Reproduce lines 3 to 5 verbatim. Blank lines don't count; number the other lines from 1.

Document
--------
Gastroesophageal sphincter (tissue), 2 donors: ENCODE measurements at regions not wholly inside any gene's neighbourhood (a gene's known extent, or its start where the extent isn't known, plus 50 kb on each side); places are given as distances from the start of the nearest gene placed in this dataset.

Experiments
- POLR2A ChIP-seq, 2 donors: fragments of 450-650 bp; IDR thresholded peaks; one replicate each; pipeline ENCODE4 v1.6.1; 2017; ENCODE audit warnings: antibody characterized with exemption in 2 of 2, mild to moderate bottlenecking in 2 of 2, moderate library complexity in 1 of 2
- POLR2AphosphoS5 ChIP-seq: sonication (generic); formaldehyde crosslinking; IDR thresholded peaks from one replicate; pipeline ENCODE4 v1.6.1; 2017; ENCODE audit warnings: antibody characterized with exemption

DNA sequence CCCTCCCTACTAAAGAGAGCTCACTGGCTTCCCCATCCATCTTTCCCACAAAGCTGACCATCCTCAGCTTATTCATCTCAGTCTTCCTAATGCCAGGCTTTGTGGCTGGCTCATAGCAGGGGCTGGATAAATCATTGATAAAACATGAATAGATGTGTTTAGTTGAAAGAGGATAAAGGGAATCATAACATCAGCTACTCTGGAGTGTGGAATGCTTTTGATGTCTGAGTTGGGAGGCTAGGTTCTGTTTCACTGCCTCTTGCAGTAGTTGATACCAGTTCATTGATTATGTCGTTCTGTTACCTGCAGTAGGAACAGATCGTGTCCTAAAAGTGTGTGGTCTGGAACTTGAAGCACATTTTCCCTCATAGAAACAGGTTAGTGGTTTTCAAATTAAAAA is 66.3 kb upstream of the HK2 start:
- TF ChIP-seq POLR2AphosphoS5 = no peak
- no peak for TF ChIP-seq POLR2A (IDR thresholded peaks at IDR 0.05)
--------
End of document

- POLR2A ChIP-seq, 2 donors: fragments of 450-650 bp; IDR thresholded peaks; one replicate each; pipeline ENCODE4 v1.6.1; 2017; ENCODE audit warnings: antibody characterized with exemption in 2 of 2, mild to moderate bottlenecking in 2 of 2, moderate library complexity in 1 of 2
- POLR2AphosphoS5 ChIP-seq: sonication (generic); formaldehyde crosslinking; IDR thresholded peaks from one replicate; pipeline ENCODE4 v1.6.1; 2017; ENCODE audit warnings: antibody characterized with exemption

DNA sequence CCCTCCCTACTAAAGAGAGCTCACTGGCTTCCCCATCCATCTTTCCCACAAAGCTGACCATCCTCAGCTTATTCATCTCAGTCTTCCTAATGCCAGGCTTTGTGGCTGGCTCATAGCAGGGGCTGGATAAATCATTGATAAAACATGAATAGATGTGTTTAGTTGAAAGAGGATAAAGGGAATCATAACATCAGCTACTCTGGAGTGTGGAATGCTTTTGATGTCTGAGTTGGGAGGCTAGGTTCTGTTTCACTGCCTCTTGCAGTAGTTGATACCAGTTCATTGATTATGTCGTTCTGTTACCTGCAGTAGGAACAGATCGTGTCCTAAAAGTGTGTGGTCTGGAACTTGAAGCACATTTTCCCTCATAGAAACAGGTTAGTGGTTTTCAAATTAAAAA is 66.3 kb upstream of the HK2 start: